Communications students get hands-on newspaper experience with CDT

UNIVERSITY PARK, Pa. -- Six Penn State communications students are earning valuable experience this semester through an independent study opportunity with the Centre Daily Times (CDT), in which their news stories are published.

Students participating this semester are: Mike Bray (junior-journalism), from West Chester, Pa.; Alanna Fuschillo (junior-communications), from Cape May, N.J.; Drew Gingrich (junior-print journalism), from Havertown, Pa.; Shane Hennigan (senior-telecommunications) from Dunmore, Pa.; Kate Herskovitz (sophomore-communications), from Reisertown, Md.; and Shane McGregor (senior, print journalism and English), from Ebensburg, Pa.

This is the third year that John Dillon, a senior lecturer in the Department of Journalism, has offered the internship-like course to outstanding students in the College of Communications. Dillon was a deputy managing editor at the Richmond Times-Dispatch in Richmond, Va., before joining the faculty.

“It’s a great opportunity for students to be edited and published in a professional newspaper,” said Dillon. “Each student writes about nine stories, which allows them to graduate with an impressive portfolio.

“It’s also a good opportunity for the College of Communications to contribute news stories to the larger community,” he added.

Students are selected for the independent study opportunity with State College-based newspaper after recommendations from other faculty members and then an application process.

Along with the independent study effort, each has a full course load and several are involved in other extracurricular activities.

“Budgeting time and keeping up with two or three different stories may be a bit challenging, but with proper care and attention I'm thinking we will do just fine,” said McGregor, who is also the third-string quarterback for the Penn State football team.

McGregor and Hennigan are writing sports stories, while the other four are general assignment reporters who receive their stories from the metro desk at the paper or from Dillon. The students also contribute their own story ideas.

“I have written a few short pieces for the CDT before this class and am thrilled to have the chance to do so again and still continue to reap the benefits of working alongside a professor,” said Fuschillo.

The CDT, like many newspapers around the country, has fewer reporters than in the past because of cutbacks and declining advertising revenue, so the innovative approach benefits both the paper and the students — as well as the community.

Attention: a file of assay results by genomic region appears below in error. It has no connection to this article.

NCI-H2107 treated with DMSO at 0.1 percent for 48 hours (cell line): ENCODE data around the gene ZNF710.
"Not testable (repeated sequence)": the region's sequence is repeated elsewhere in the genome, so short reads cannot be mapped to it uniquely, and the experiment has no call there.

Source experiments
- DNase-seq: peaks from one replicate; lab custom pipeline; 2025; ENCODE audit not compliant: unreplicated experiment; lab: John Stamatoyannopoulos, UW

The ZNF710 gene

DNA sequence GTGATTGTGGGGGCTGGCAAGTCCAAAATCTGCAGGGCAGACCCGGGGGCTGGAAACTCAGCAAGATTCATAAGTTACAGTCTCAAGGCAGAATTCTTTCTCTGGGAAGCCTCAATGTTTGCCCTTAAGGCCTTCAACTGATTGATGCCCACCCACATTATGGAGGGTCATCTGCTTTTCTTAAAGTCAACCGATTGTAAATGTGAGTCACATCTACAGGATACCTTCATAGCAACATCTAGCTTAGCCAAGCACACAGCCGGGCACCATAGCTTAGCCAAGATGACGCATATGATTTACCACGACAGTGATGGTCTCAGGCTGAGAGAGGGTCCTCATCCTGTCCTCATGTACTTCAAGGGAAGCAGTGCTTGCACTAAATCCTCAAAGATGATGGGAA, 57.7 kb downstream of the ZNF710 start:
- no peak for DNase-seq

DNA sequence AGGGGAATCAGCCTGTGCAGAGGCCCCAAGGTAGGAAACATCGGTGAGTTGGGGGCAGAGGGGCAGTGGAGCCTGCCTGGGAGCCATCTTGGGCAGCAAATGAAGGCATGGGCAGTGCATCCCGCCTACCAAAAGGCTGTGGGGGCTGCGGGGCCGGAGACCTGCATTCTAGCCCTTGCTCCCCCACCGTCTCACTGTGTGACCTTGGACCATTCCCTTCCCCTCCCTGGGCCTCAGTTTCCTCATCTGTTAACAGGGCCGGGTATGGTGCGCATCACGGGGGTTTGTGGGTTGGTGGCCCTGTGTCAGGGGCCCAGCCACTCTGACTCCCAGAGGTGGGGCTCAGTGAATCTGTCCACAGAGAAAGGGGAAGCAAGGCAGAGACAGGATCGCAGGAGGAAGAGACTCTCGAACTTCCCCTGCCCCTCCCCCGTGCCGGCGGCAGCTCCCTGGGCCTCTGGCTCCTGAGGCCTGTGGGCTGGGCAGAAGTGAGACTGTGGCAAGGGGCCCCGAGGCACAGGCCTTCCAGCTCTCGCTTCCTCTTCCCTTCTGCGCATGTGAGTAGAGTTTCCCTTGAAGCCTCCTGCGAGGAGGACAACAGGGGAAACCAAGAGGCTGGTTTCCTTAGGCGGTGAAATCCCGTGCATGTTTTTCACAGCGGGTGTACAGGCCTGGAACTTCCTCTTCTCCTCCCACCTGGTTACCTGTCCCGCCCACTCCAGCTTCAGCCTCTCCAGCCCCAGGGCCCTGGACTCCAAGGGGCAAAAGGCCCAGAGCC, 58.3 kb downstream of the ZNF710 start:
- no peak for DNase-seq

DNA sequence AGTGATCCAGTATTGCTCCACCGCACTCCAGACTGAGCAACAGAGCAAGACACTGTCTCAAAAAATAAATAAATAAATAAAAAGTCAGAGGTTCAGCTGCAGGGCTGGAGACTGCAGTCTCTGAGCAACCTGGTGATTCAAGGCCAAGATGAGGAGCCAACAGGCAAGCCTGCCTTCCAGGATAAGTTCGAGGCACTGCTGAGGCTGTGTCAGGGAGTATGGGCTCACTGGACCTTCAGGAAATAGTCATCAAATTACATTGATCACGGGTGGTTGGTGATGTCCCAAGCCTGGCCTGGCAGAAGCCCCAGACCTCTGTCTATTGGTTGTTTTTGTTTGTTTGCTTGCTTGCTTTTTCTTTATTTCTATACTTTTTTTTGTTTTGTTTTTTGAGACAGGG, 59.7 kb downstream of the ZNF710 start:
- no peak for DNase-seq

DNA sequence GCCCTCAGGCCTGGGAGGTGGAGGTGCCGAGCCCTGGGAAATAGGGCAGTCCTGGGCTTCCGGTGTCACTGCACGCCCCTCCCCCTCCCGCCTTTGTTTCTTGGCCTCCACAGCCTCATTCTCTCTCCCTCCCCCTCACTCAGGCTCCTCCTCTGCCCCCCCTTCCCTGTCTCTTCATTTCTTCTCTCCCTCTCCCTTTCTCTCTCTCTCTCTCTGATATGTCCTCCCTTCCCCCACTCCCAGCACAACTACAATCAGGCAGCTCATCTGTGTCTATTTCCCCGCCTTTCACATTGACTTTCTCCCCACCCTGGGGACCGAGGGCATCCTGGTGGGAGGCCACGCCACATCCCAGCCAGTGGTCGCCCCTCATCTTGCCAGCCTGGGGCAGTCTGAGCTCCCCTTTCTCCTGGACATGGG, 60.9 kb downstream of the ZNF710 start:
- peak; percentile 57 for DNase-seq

"This program is a win-win for students and our readers. Students gain valuable experience by writing for a daily newspaper during an entire semester, and readers have access to additional town-and-gown stories past what our staff produces," said Bob Heisse, executive editor of the Centre Daily Times. "The students do a variety of stories and work together each semester to produce one or two in-depth stories that lead Page 1."

The students' peers at the University Park campus are able to read their CDT articles for free as part of the Penn State Student Newspaper Readership Program, an initiative instituted by Penn State President Graham Spanier in 1997 that has been duplicated at colleges and universities nationwide. The program offers students the opportunity to broaden their perspectives on world and national views and become more engaged citizens in their local community. The independent study reporting program offers a similar opportunity.

Based on the success of the independent study program in previous years, Heisse anticipates mentoring and watching the six students grow in the field he loves this fall.

"This is one of the most innovative programs taking place in college journalism, and much of the credit goes to John Dillon for overseeing it," said Heisse. “Thirteen students have completed this program in two years, and every one of them has told me at the conclusion that it was their best class experience."

Heisse and Dillon have collaborated to make the course engaging and as true to life as possible. They plan to offer the mutually beneficial course for semesters to come.

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Last Updated September 20, 2011